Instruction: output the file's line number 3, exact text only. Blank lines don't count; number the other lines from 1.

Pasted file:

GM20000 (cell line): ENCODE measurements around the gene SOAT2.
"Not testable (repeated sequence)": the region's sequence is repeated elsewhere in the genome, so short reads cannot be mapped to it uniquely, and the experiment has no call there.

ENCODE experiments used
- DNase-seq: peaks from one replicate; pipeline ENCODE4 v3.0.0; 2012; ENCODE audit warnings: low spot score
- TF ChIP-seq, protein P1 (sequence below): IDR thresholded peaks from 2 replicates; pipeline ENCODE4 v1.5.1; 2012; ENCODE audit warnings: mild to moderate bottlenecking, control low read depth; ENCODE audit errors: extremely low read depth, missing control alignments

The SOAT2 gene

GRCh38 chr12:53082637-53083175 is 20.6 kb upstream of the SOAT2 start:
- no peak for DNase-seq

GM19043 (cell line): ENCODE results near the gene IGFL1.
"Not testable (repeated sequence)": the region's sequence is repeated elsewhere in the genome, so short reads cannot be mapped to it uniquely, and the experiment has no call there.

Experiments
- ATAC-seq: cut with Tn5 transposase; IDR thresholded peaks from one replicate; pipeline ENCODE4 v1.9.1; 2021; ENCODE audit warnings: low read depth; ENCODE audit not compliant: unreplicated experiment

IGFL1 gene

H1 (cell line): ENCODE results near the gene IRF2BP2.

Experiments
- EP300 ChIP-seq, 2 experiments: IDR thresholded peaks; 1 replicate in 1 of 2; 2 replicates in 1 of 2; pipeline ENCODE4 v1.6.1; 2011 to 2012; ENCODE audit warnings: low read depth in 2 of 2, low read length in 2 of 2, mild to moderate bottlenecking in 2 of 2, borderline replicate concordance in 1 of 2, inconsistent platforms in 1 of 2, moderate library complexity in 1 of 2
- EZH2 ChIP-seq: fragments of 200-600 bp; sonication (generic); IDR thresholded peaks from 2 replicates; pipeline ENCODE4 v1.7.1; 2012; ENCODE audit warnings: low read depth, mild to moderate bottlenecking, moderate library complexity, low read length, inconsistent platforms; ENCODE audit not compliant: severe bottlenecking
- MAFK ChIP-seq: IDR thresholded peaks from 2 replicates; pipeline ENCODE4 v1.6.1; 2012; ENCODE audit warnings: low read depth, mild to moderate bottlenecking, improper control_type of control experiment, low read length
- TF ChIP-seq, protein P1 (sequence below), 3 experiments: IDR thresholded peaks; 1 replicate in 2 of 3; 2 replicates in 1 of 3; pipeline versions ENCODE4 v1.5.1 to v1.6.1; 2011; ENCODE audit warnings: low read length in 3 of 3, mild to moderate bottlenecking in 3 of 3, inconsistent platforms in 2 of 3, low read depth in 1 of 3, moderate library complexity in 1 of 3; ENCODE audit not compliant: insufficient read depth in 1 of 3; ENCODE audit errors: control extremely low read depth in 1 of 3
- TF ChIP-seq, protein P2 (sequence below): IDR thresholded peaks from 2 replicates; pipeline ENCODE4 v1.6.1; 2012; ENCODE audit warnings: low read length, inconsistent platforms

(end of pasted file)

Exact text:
ENCODE experiments used